On Sept. 15, 2020, the Centers for Disease Control and Prevention (CDC) published data on the incidence of death from COVID-19 in people less 21 year of age (Bixler D, Miller AD, Mattison CP, et al. SARS-CoV-2-Associated Deaths Among Persons <21 Years — United States, February 12-July 31, 2020. Morbidity and Mortality Weekly Report 69: Sept. 15, 2020). At the time of this report, 190,000 deaths from SARS-CoV-2 had been reported in the general population. Although people less than 21 years of age represent 26% of the population, only 121 deaths (0.08% of all COVID-19 deaths) had been reported. In other words, more children died from influenza during the previous epidemic season than from SARS-CoV-2.

Several other observations were of interest:

  • First, most of those < 21 years of age who died (70%) were between 10 and 20 years of age. Twenty percent occurred in those 1 to 9 years old, and 10% were in infants less than 1 year of age.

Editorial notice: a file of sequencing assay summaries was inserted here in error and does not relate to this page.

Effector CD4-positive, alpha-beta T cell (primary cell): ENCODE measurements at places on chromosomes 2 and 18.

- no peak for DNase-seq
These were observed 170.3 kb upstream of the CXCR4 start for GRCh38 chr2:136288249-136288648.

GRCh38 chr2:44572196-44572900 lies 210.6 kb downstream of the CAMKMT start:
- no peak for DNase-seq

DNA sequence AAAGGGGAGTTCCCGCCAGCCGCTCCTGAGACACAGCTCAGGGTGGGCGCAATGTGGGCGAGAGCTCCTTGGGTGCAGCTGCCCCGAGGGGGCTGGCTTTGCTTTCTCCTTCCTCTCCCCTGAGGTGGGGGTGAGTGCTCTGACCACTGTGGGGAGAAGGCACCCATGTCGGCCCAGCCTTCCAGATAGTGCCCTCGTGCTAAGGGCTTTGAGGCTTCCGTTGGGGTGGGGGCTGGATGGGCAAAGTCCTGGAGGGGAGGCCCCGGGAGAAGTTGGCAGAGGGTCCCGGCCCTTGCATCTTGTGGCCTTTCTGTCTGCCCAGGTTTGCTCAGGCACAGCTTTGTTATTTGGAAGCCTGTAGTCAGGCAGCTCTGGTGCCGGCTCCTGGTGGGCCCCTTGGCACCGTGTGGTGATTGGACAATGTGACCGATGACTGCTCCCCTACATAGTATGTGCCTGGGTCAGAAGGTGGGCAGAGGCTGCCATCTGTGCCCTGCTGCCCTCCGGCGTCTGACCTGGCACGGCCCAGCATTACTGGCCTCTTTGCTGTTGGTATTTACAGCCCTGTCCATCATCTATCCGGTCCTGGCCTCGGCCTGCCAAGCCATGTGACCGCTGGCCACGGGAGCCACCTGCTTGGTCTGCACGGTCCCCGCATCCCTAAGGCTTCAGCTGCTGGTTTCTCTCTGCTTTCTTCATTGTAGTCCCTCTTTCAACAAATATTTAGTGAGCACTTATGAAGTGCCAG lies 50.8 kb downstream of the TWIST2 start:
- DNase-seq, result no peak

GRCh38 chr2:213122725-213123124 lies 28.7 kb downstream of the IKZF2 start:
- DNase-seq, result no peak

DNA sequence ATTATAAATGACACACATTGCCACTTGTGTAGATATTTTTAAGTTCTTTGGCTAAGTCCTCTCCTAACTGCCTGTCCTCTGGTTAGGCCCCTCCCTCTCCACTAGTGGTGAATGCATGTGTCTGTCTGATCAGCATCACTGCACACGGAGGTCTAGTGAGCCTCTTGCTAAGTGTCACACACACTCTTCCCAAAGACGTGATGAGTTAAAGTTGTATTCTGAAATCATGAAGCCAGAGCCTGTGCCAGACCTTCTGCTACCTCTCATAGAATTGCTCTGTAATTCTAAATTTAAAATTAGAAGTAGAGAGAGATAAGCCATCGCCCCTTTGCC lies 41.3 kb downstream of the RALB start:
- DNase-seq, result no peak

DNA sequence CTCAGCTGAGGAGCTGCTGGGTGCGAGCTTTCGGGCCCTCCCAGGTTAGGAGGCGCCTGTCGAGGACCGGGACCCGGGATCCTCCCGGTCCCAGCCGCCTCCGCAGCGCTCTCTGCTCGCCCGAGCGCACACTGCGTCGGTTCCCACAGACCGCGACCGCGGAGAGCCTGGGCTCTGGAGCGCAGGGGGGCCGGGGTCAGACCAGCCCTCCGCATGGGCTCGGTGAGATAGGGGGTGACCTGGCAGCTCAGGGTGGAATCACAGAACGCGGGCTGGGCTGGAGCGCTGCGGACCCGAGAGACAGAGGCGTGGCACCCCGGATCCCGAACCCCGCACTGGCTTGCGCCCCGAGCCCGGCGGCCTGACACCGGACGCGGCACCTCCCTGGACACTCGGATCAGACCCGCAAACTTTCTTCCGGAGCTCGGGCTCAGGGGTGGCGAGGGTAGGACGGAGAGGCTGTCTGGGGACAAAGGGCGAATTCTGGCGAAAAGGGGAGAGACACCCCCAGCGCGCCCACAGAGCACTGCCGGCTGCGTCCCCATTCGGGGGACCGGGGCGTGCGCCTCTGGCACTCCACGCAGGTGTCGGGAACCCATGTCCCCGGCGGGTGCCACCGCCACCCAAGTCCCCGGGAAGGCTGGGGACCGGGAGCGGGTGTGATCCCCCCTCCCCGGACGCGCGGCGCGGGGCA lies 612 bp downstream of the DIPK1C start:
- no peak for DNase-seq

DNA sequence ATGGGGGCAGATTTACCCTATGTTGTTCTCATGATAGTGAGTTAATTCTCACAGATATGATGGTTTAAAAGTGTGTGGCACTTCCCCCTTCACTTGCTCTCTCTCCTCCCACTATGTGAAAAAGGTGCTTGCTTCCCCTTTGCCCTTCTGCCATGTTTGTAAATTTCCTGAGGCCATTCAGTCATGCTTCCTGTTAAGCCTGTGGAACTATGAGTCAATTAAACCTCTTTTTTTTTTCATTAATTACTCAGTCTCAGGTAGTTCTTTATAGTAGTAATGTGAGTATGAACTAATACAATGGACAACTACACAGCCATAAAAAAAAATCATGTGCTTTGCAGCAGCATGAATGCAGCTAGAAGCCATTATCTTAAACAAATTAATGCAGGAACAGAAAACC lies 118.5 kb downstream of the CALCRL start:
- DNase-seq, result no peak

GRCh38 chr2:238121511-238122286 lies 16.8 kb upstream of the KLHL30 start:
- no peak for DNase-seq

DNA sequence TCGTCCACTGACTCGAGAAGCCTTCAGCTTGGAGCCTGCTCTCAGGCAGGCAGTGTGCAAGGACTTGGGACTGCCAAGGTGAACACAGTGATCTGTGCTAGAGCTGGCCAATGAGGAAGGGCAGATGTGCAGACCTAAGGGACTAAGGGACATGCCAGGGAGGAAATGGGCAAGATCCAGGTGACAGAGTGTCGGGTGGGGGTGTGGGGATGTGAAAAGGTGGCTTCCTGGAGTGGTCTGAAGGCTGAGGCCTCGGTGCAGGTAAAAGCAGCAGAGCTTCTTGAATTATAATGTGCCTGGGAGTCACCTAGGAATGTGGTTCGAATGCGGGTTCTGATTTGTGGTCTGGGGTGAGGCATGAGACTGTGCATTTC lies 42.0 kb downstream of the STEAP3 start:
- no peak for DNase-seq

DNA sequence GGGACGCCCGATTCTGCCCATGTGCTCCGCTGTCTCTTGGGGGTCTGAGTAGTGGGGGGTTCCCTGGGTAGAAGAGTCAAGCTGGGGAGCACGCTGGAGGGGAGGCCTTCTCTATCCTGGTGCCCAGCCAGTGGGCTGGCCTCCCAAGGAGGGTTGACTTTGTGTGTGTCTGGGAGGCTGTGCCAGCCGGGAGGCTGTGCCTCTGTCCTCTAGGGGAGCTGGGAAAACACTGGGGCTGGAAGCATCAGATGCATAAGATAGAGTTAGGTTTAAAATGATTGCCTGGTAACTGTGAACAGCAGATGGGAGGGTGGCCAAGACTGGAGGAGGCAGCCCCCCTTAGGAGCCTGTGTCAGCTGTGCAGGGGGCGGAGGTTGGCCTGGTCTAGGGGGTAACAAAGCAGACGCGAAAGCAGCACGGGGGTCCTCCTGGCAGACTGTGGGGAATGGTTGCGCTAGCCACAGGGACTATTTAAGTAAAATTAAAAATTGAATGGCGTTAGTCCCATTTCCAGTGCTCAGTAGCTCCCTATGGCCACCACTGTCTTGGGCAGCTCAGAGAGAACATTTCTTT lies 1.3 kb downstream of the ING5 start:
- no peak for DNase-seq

• Second, minority groups were disproportionately represented among the deaths. Among those who died, 45% were Hispanic, 29% were black, and 4% were American Indian or Alaskan Native persons. Although Hispanic, Black and Native populations represent 41% of the U.S. population less than 21 years of age, these groups accounted for 75% of the deaths.
  • Third, about 75% of those who died had at least one underlying medical condition; 45% had two or more conditions. Underlying medical conditions included chronic lung disease, most commonly asthma (28%), obesity (27%), neurologic and developmental conditions (22%), and cardiovascular conditions (18%).
  • Fourth, while 65% of deaths occurred in the hospital, the remaining deaths for which location was known occurred at home (38%), in the emergency department (55%) or in hospice care (2%).

In summary, SARS-CoV-2-associated deaths in children mimic the racial disparities and medical problems seen in adults.

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